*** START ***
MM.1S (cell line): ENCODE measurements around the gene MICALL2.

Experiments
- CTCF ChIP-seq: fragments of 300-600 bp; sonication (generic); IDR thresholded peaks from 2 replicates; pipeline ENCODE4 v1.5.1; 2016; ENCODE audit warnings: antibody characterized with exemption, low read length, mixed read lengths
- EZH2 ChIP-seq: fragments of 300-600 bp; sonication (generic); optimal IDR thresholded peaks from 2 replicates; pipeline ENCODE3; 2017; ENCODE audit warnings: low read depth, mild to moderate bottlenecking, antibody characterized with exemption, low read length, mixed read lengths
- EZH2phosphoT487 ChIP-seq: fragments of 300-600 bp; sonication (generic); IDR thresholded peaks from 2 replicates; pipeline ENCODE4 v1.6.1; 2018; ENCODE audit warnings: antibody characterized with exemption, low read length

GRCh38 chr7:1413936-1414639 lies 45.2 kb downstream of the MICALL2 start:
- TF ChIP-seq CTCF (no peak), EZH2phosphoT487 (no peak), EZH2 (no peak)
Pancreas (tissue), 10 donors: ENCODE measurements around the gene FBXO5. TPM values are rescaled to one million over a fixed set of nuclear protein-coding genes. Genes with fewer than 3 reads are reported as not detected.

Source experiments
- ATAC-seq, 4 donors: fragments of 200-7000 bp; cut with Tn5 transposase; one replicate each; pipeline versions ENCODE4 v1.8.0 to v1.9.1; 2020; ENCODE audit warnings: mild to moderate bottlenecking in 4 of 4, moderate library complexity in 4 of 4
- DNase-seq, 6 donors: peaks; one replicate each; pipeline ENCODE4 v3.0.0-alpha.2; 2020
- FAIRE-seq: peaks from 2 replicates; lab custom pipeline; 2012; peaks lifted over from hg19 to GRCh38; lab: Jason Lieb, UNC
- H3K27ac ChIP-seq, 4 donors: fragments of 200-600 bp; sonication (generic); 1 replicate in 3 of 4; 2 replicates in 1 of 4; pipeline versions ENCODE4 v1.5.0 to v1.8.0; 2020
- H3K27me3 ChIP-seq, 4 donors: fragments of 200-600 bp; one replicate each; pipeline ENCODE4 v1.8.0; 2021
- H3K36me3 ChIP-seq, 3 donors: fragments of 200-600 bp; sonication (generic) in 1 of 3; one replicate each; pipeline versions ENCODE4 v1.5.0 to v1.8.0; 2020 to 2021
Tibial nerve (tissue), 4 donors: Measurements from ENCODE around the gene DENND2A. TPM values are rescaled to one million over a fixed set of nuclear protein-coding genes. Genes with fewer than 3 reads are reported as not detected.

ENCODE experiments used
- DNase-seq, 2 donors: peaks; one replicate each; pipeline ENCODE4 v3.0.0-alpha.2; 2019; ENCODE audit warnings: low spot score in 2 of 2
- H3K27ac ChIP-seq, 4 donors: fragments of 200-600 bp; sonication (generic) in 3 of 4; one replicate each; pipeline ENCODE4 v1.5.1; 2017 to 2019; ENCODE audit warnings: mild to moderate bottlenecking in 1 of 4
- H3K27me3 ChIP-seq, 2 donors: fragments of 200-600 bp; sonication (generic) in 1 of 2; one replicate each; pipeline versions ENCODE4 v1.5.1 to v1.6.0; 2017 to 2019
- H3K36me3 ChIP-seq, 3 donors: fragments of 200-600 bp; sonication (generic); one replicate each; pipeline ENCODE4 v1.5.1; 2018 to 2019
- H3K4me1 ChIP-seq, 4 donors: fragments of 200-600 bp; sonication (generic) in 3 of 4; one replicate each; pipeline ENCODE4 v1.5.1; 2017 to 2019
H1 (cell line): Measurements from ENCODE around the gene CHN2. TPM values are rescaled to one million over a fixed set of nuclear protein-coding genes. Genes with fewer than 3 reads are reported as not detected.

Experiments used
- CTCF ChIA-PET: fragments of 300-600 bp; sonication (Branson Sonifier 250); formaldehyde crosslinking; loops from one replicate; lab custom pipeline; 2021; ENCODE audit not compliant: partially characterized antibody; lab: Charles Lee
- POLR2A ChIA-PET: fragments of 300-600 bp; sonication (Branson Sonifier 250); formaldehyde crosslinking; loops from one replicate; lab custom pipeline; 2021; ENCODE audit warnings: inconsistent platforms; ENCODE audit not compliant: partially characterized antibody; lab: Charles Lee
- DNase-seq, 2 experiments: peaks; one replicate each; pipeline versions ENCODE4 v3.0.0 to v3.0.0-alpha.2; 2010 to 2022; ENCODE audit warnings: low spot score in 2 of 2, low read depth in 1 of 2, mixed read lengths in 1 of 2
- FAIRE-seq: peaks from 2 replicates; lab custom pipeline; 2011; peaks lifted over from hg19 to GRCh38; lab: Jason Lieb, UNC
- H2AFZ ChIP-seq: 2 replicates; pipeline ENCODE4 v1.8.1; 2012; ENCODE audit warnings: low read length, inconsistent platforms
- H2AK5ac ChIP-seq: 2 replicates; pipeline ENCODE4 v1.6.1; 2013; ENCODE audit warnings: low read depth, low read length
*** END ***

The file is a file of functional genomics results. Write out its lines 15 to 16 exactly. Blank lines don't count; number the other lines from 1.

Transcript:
- H3K36me3 ChIP-seq, 3 donors: fragments of 200-600 bp; sonication (generic) in 1 of 3; one replicate each; pipeline versions ENCODE4 v1.5.0 to v1.8.0; 2020 to 2021
Tibial nerve (tissue), 4 donors: Measurements from ENCODE around the gene DENND2A. TPM values are rescaled to one million over a fixed set of nuclear protein-coding genes. Genes with fewer than 3 reads are reported as not detected.